Posted in Uncategorized on January 28, 2012 |
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We’ve all been told to make the most of each day. Many think that this means we have to do something special each and every day. That is not sustainable. Some really “enthusiastic-about-life” people burn out quickly trying to make each day an adrenalin rush.
Most successful and well-adjusted people understand how to progress each day toward one’s overall life goals or “calling” – and they know how to enjoy the journey. This doesn’t mean doing something spectacular each day, but rather being able to appreciate that the small steps are critical parts to making impact on one’s personal life or the workplace.
For example, a Sunday afternoon nap that completely rejuvenates me can be a big step for a productive week ahead. Therefore, that nap should be enjoyed and appreciated, rather than being considered an unproductive guilty pleasure. Playing cards with a grandmother for hours is core to building one’s character and gaining insight on life, and not a waste of time.
You can make the most of each and everyday. It is sustainable with the right perspective and clear overarching goals for your life.
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Understanding one’s own strengths and weaknesses is an important step toward continuous growth and self-improvement. I’m constantly surprised at how many of my personal traits that are obvious to others always take so long for me to realize. For example, I’ve long considered myself an empowering delegator. Recently, I’ve finally had to admit that I can be more of a control freak than an empowering manager. A big shift in perspective I know. It just shows the different lens in which we individually see the world.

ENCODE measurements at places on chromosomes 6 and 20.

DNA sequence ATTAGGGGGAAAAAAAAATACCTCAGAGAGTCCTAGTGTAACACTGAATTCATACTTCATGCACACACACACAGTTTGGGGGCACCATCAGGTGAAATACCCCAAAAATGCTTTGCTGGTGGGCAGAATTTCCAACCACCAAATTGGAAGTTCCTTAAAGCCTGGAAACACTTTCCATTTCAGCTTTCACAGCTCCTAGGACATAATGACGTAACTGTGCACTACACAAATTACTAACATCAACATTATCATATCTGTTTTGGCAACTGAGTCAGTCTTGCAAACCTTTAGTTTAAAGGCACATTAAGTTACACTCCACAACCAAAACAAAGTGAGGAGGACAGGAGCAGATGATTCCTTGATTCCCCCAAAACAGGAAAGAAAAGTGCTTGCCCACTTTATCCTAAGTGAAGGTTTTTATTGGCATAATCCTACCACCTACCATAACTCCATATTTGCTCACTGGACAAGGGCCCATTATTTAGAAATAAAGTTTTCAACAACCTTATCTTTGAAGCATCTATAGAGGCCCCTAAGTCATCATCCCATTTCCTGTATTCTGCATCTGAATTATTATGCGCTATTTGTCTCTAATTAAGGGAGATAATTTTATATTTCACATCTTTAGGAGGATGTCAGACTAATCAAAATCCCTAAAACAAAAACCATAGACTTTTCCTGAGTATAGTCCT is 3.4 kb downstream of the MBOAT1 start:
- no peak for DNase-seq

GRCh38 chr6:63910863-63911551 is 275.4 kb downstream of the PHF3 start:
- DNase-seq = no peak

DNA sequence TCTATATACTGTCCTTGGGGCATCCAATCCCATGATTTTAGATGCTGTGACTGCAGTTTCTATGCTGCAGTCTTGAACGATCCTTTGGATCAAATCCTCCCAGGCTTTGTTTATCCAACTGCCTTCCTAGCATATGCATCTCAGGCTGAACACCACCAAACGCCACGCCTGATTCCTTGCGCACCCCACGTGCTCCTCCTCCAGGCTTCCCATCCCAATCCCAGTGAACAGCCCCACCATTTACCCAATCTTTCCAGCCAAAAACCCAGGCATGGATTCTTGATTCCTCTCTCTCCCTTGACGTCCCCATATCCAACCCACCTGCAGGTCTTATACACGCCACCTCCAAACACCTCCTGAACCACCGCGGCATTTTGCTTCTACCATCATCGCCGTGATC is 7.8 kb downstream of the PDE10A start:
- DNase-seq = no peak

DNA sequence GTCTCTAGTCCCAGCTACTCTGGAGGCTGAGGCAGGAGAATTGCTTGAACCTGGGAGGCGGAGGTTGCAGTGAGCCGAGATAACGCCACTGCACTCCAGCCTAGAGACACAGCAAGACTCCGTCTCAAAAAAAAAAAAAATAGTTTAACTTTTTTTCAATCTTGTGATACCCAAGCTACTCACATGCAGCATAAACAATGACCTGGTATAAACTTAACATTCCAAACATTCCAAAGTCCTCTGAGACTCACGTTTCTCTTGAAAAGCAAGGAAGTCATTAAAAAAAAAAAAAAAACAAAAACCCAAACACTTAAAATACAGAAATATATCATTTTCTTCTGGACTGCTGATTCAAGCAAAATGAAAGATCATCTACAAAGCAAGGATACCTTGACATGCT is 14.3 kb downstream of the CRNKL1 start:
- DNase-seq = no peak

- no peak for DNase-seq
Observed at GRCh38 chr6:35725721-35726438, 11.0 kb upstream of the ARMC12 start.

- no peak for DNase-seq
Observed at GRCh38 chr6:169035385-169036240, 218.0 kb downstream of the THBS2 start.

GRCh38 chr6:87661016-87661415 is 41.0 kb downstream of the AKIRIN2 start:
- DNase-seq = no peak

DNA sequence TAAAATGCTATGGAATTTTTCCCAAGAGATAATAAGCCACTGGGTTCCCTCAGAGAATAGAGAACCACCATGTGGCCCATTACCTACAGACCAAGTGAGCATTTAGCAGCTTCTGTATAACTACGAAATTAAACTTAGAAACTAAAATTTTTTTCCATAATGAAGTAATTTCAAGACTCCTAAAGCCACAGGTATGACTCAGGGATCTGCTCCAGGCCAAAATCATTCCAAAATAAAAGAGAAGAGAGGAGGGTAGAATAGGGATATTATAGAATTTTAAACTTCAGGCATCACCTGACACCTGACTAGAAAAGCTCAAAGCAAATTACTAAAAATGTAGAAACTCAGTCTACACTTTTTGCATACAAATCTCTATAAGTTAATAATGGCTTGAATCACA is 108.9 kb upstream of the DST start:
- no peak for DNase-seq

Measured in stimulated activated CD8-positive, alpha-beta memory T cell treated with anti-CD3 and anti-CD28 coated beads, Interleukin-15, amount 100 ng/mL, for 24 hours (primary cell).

Continuous calibration of our self-perception, therefore, is important, especially for those involved in leadership positions. Still, knowing one’s strengths and weaknesses is only the first step toward self-improvement. How we react with that knowledge is even more important.
Remember that awareness is a key step in changing the effect we can have on a team. But we also have to remember that we really can’t change who we are at the core. Many people at a point of self-realization try to transform themselves into someone completely different, which usually leads to a disappointing or disingenuous result. If you are not detailed-oriented, it is unlikely you can make that a personal strength. You, however, can try to lessen the effect of that weakness by acknowledging it and putting people in place to compensate for that weakness – as well as making a better attempt at the details. There are other traits that are more “fixable”, such as impatience, but again, it will be difficult to really change oneself at the core.
Play off of your strengths. Recognize and acknowledge your weaknesses, and be willing to compensate for it from a team perspective, rather than trying to transform yourself into someone you are not.
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As we move into another new year, one of my priorities is strengthening the leadership team. As a senior management team, each member is completely committed to his/her own functional teams and employees. However, we’ve not spent sufficient time strengthening the cohesion and teamwork within the leadership team itself. Like all teams, the leadership team has dysfunctions and issues that need to be worked out with deliberate focus and effort. It’s my job to make the development of the leadership teamwork a high priority for us all.
We are not unique in today’s corporate environment. Most executives and senior managers focus primarily on their own teams and do not make the same commitment to making the leadership team better. The truth is that without a committed, cohesive leadership team, there can be a lot of politics, dysfunctions and inefficiencies throughout a oragnization. The leadership team needs to be the top priority of all its members – only then, can the leaders provide the type of foundation to be able to effectively lead their own teams.
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